import javafx.ui.*;

import java.lang.System; // note1

var win = Frame {

    title: " Second JavaFX application"

    width: 200

    height: 100

    content: FlowPanel {

        content: [

        TextField {

            editable: false

            value: "Hello,

Text"

            width: 100

        },

        Button {

            text: "a"

            action: operation() {

System.out.println("'a' clicked");

            }

        },

        Button {

            text: "b"

            action: operation() {

System.out.println("'b' clicked");

            }

        },

        Button {

            text: "Clear"

            action: operation() {

System.out.println("'clear' clicked");

            }

        },

        ]

    }

    visible: true // makes the frame show

up.

    };

View the code online.

It's pretty straightforward to add an ActionListener -- simply define an operation() that does what you want. However, what I want to do is change the text in the textfield, and I can't get there just yet. (Also note the import statement tagged with note1 --. almost every class must be explicitly imported. There is no freebie import java.lang.* as there is when coding Java.)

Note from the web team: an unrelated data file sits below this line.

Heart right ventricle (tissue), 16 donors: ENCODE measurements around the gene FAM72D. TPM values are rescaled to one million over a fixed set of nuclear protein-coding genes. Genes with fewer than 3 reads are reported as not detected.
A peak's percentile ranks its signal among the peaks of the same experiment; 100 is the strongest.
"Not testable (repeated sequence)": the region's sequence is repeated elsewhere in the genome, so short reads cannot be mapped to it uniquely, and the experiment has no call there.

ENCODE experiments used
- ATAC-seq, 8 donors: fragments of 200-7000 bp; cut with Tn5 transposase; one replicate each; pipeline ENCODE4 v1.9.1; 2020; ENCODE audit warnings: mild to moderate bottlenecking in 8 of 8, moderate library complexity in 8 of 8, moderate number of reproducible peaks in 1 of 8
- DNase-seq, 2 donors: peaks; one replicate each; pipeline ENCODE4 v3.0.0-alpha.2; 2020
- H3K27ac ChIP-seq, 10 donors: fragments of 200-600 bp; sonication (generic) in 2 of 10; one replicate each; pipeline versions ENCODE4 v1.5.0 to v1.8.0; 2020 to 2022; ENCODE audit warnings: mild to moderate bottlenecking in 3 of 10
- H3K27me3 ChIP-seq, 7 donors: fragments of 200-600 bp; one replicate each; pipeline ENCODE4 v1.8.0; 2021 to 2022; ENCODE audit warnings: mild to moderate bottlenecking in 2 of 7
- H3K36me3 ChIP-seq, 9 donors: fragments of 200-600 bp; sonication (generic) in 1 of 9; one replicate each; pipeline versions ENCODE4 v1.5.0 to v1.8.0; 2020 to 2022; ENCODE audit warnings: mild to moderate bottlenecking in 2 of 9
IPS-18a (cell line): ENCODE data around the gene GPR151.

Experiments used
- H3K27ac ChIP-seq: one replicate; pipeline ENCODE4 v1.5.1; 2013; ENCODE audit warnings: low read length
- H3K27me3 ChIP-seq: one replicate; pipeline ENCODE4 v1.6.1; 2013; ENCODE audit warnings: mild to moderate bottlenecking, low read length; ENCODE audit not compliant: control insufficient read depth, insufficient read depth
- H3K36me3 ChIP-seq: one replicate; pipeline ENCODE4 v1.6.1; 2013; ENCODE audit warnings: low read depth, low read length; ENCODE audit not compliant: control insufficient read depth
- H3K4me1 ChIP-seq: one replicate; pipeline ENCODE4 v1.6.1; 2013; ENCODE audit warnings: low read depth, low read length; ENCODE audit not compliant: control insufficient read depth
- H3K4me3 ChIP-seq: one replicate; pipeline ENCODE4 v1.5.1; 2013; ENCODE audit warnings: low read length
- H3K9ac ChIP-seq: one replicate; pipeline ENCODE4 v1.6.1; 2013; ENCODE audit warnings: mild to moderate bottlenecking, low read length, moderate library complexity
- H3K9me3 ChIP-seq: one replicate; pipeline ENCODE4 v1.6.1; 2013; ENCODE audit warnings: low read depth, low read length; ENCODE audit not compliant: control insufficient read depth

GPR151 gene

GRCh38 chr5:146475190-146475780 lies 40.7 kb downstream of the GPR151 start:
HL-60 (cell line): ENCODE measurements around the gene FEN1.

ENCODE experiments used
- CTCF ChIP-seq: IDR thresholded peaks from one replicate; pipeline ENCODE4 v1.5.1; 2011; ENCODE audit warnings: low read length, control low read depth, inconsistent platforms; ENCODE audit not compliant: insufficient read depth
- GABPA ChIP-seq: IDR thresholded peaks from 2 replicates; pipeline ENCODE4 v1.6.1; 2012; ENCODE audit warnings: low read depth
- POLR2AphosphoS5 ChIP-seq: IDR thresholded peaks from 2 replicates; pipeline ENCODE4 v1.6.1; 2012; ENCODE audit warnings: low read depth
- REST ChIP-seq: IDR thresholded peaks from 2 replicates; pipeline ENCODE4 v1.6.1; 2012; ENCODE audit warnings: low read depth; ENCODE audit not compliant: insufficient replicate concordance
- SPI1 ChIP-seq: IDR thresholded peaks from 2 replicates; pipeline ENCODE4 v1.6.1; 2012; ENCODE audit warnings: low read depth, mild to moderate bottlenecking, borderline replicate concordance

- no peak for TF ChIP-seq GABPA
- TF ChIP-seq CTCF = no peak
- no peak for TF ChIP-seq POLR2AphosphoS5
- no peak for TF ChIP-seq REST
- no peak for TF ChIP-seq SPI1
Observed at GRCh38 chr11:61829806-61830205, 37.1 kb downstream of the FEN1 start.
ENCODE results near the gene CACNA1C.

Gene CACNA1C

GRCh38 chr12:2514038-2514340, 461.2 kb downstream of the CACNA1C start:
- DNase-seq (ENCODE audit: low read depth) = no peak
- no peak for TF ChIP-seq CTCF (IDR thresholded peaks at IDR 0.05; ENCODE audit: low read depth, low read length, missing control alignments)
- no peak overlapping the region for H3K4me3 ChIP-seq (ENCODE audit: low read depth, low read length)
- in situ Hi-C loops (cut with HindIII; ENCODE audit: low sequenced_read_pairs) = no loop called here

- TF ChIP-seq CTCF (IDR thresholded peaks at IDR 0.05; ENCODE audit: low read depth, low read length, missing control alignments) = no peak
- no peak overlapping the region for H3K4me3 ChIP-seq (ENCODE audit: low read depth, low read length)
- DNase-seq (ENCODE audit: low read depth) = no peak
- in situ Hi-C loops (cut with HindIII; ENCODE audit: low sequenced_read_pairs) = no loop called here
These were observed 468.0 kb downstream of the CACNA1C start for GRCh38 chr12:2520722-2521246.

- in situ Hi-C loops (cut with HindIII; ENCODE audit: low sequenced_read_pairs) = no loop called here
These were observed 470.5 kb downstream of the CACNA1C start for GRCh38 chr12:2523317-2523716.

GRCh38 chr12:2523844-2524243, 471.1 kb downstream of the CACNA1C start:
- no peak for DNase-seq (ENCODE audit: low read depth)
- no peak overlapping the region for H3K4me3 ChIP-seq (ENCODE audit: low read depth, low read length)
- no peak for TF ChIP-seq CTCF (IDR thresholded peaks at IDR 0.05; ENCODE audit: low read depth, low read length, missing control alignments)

In JavaFX, you are free to define new classes and assign them to variables, as I have been doing for the frames I've been creating in the previous examples.

There is also a very exciting feature named binding, which allows you to make the value of some attributes dependent on others. For example, I can make the textField's text attribute dependent upon a value that is easier for my buttons to access. This is the new version with binding and data model added:

import javafx.ui.*;

import java.lang.System;

class TextValue {

    attribute value: String;

    operation clear(); // note1

}

operation TextValue.clear() { // note1

    value = "";

}

var model = TextValue { // note2

    value: "Hello, Model"

};

var win = Frame {

    title: "Second JavaFX applications"

      width: 200

      height: 100

      content: FlowPanel {

        content: [

        TextField {

            editable: false

            value: bind model.value //

note3

            width: 100

        },

        Button {

            text: "a"

            action: operation() {

                model.value =

model.value.concat("a");

// note4

            }

        },

        Button {

            text: "b"

            action: operation() {

                model.value =

model.value.concat("b");

// note4

            }

        },

        Button {

            text: "Clear"

            action: operation() {

                model.clear(); // note5

            }

        },

        ]

    }

    visible: true // makes the frame show

up.

    };

View the code online.